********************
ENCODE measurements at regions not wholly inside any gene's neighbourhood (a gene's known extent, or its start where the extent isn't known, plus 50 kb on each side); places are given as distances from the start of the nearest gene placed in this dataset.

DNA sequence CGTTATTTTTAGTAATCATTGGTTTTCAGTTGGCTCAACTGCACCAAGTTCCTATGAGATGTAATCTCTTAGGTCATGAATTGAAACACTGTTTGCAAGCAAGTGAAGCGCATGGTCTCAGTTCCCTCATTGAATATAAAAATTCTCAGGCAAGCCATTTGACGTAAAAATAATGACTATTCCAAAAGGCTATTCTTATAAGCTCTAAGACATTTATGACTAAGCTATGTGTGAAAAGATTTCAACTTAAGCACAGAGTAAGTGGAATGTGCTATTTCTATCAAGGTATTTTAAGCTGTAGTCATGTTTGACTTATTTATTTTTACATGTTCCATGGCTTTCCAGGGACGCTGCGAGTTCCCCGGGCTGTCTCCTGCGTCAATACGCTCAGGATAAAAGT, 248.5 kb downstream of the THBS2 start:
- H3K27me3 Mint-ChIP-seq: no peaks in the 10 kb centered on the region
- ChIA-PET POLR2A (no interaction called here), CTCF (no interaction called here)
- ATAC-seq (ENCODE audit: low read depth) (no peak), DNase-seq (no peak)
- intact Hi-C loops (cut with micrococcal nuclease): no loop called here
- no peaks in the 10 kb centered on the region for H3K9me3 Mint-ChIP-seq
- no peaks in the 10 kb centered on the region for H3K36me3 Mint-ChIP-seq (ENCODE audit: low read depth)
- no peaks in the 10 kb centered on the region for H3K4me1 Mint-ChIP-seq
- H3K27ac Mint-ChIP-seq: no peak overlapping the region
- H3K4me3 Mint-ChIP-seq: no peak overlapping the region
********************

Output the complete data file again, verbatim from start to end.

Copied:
ENCODE measurements at regions not wholly inside any gene's neighbourhood (a gene's known extent, or its start where the extent isn't known, plus 50 kb on each side); places are given as distances from the start of the nearest gene placed in this dataset.

DNA sequence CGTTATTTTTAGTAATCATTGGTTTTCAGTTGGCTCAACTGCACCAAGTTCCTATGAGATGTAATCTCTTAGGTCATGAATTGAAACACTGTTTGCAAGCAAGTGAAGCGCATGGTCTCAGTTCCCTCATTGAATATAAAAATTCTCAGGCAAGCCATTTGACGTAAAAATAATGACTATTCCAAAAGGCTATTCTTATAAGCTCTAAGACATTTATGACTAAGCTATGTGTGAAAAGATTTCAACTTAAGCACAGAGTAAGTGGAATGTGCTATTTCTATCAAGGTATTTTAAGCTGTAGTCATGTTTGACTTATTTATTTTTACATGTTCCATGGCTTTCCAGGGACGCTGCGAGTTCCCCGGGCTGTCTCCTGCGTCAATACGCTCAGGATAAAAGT, 248.5 kb downstream of the THBS2 start:
- H3K27me3 Mint-ChIP-seq: no peaks in the 10 kb centered on the region
- ChIA-PET POLR2A (no interaction called here), CTCF (no interaction called here)
- ATAC-seq (ENCODE audit: low read depth) (no peak), DNase-seq (no peak)
- intact Hi-C loops (cut with micrococcal nuclease): no loop called here
- no peaks in the 10 kb centered on the region for H3K9me3 Mint-ChIP-seq
- no peaks in the 10 kb centered on the region for H3K36me3 Mint-ChIP-seq (ENCODE audit: low read depth)
- no peaks in the 10 kb centered on the region for H3K4me1 Mint-ChIP-seq
- H3K27ac Mint-ChIP-seq: no peak overlapping the region
- H3K4me3 Mint-ChIP-seq: no peak overlapping the region